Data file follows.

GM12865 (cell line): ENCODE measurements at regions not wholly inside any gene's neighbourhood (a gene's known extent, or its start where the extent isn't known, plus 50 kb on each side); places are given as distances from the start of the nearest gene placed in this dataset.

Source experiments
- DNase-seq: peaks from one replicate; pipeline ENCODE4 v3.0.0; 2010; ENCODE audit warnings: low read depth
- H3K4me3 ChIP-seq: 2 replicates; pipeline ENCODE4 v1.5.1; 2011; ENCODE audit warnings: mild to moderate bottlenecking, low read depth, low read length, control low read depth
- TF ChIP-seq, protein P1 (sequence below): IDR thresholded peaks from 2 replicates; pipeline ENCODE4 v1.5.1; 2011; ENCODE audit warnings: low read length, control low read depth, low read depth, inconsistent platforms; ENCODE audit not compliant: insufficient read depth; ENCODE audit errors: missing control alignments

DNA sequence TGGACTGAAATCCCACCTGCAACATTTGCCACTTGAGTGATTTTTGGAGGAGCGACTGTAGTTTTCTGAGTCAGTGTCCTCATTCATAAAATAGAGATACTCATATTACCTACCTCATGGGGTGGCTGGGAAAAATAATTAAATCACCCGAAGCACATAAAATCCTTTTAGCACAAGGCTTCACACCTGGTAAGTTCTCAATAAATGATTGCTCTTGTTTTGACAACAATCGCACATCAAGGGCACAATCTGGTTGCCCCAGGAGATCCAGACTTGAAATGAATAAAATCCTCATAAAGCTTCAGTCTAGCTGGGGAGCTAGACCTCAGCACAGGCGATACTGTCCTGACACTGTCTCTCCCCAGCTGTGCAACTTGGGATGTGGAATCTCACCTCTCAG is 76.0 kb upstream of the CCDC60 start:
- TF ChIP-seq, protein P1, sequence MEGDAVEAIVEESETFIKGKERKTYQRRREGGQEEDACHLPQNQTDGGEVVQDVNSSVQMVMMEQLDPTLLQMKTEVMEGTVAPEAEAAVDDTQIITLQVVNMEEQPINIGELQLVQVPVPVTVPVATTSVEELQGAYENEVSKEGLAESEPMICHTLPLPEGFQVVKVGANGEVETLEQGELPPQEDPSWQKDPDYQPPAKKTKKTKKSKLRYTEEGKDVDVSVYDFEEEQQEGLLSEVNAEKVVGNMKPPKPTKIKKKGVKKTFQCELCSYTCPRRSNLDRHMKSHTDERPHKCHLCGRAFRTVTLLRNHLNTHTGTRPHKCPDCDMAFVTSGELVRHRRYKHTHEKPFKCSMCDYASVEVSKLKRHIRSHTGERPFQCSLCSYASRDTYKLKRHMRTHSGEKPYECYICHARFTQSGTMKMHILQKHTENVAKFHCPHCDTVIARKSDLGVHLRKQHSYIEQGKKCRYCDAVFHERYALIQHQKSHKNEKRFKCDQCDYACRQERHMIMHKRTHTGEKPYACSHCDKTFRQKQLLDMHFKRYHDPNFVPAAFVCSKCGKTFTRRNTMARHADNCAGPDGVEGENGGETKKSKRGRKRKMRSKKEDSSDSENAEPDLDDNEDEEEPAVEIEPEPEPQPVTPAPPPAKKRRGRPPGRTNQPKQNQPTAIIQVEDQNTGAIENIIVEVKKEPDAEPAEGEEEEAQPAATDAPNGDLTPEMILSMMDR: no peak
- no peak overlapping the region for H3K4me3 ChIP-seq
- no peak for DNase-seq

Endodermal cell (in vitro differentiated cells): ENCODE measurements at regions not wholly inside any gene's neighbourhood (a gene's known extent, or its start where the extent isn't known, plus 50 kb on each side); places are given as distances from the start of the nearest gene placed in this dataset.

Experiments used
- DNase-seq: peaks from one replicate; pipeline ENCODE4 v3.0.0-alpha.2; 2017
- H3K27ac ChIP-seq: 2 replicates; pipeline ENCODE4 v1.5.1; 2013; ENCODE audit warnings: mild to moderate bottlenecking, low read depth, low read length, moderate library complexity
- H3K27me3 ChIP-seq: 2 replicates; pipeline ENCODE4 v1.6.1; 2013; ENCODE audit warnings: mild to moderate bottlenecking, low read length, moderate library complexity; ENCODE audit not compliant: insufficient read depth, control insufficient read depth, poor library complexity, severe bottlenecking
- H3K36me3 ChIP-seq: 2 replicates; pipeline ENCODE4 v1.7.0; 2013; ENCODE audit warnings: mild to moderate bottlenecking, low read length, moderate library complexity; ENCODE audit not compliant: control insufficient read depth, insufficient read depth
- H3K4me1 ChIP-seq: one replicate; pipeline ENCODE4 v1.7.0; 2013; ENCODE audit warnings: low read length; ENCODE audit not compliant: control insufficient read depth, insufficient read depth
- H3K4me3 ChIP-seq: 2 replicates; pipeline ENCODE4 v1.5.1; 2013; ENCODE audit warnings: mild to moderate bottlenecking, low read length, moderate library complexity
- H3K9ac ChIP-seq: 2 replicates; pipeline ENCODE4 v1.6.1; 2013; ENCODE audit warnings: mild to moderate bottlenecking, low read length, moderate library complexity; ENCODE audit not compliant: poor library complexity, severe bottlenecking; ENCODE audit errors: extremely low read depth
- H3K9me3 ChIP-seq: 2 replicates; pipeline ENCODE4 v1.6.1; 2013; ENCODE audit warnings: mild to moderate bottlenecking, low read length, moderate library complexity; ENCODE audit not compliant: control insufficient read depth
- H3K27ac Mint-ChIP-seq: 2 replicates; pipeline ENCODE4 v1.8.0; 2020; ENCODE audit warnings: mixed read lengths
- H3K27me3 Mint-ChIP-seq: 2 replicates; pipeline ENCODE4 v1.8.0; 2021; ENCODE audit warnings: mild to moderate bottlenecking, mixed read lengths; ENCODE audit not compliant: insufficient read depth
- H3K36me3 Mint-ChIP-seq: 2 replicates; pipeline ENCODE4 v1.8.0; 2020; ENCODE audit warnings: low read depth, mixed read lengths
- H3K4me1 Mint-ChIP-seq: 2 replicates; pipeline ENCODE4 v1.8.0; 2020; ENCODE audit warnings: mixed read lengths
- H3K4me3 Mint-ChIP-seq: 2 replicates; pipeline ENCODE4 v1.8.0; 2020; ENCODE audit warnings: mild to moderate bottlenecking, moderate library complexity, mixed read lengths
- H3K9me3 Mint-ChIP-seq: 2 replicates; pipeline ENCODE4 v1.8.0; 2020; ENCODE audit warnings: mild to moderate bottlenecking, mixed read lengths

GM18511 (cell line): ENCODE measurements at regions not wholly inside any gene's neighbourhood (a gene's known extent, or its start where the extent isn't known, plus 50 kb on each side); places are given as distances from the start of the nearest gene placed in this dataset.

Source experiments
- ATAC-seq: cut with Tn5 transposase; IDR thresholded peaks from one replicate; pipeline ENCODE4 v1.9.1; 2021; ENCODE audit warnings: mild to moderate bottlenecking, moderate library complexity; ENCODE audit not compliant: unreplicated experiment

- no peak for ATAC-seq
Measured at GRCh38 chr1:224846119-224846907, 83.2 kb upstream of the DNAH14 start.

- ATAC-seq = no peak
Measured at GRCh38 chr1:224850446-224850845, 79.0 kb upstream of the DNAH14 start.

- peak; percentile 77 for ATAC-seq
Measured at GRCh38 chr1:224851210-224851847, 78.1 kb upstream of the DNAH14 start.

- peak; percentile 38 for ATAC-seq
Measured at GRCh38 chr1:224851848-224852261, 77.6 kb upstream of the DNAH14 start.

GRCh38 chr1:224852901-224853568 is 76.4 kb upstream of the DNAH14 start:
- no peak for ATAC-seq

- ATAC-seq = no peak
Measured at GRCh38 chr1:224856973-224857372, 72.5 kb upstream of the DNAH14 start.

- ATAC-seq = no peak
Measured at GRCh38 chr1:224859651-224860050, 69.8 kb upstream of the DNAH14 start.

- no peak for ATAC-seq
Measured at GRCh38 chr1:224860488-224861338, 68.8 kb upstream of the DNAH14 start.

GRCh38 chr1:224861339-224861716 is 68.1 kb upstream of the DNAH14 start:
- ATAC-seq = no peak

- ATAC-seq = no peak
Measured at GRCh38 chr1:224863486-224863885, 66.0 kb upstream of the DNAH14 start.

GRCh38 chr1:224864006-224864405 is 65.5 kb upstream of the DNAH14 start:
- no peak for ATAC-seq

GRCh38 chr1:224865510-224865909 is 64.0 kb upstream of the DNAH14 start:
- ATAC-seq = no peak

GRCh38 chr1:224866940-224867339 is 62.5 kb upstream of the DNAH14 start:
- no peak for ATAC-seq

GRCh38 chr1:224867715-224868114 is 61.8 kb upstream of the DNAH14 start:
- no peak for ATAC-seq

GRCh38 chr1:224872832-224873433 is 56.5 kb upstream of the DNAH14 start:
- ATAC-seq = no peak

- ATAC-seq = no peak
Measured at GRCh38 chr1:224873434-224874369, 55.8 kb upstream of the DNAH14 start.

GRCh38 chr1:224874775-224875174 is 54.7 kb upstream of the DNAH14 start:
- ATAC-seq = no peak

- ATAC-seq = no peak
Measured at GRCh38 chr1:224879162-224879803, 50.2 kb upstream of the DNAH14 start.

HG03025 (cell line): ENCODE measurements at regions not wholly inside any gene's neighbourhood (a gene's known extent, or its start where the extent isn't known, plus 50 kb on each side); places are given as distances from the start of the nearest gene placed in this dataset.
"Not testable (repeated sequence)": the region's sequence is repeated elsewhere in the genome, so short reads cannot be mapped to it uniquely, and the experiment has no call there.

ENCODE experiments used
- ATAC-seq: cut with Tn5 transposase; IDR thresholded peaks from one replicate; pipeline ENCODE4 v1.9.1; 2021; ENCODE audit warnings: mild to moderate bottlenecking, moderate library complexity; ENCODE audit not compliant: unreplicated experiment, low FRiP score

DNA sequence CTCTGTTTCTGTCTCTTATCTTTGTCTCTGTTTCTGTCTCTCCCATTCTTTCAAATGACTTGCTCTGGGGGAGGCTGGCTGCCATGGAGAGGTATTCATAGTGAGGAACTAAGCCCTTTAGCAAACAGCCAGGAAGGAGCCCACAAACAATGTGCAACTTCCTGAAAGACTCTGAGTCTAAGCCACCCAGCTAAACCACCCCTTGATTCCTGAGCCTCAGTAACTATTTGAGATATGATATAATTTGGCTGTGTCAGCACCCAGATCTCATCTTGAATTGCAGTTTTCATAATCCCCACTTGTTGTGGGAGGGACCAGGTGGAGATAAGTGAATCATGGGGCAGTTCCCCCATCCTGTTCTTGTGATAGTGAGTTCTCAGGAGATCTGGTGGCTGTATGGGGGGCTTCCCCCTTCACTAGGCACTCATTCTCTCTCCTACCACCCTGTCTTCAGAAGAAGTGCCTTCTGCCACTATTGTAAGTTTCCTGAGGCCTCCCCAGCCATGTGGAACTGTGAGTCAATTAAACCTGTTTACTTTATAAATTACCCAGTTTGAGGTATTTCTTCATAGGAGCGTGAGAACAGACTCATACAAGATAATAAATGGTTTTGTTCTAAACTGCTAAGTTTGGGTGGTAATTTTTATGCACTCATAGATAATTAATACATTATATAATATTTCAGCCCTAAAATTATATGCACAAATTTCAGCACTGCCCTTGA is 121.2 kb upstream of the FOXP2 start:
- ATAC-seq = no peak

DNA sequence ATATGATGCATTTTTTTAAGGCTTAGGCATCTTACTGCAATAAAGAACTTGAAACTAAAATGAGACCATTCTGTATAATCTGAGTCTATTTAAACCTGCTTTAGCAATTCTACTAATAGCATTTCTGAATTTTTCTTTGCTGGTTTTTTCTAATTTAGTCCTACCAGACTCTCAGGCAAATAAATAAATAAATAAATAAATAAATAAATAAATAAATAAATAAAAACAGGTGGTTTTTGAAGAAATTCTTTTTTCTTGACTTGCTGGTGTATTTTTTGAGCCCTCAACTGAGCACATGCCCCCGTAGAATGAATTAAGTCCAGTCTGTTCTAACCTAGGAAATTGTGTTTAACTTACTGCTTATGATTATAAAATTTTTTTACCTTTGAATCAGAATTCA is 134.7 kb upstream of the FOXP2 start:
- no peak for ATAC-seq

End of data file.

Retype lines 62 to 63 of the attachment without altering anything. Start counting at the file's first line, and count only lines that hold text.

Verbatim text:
- ATAC-seq = no peak

- ATAC-seq = no peak